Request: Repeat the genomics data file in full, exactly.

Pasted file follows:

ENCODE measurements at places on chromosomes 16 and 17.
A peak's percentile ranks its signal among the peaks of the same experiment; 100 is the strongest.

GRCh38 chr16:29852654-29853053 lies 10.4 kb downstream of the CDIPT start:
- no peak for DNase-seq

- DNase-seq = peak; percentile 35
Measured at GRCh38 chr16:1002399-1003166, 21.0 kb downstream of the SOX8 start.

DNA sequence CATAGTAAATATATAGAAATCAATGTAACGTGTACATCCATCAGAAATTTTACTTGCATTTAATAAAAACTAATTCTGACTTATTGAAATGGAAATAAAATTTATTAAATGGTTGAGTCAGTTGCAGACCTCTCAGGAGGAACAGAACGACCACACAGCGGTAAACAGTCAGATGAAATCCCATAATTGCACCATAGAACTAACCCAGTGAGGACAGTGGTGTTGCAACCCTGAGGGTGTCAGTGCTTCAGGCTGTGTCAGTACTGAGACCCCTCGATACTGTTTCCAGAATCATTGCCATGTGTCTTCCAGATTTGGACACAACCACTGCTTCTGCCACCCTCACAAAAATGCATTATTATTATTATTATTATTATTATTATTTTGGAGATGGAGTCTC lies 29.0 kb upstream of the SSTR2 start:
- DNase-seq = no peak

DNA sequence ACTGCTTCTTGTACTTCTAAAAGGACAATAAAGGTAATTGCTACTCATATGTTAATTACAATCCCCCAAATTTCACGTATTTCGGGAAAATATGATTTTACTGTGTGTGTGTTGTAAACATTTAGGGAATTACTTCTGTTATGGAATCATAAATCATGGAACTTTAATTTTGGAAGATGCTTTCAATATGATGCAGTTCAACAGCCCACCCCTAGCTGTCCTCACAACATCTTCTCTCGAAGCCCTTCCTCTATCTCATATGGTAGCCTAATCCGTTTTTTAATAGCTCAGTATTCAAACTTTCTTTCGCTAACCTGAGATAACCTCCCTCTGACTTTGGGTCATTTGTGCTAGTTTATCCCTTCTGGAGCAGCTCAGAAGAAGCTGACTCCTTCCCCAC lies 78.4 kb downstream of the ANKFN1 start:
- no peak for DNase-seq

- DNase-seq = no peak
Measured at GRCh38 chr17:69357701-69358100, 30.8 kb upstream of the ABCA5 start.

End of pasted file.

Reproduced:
ENCODE measurements at places on chromosomes 16 and 17.
A peak's percentile ranks its signal among the peaks of the same experiment; 100 is the strongest.

GRCh38 chr16:29852654-29853053 lies 10.4 kb downstream of the CDIPT start:
- no peak for DNase-seq

- DNase-seq = peak; percentile 35
Measured at GRCh38 chr16:1002399-1003166, 21.0 kb downstream of the SOX8 start.

DNA sequence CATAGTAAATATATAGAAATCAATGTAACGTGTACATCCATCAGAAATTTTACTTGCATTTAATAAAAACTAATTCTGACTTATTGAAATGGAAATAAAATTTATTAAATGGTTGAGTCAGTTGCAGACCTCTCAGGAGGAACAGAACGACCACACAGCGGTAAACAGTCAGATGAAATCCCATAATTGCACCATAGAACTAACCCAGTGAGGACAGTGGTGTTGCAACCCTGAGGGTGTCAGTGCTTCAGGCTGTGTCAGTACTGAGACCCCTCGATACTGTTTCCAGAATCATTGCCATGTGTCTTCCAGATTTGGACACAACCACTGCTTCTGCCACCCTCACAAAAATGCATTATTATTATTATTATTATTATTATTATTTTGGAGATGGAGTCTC lies 29.0 kb upstream of the SSTR2 start:
- DNase-seq = no peak

DNA sequence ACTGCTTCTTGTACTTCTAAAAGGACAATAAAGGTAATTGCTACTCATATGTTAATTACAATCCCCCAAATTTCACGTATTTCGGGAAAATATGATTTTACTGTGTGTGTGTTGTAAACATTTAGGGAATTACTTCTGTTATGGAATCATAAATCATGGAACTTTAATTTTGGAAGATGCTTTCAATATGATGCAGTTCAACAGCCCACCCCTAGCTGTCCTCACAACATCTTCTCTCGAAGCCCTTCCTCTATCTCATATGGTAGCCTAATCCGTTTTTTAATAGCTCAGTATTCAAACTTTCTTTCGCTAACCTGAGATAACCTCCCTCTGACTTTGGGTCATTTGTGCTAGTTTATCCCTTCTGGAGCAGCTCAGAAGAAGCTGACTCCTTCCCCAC lies 78.4 kb downstream of the ANKFN1 start:
- no peak for DNase-seq

- DNase-seq = no peak
Measured at GRCh38 chr17:69357701-69358100, 30.8 kb upstream of the ABCA5 start.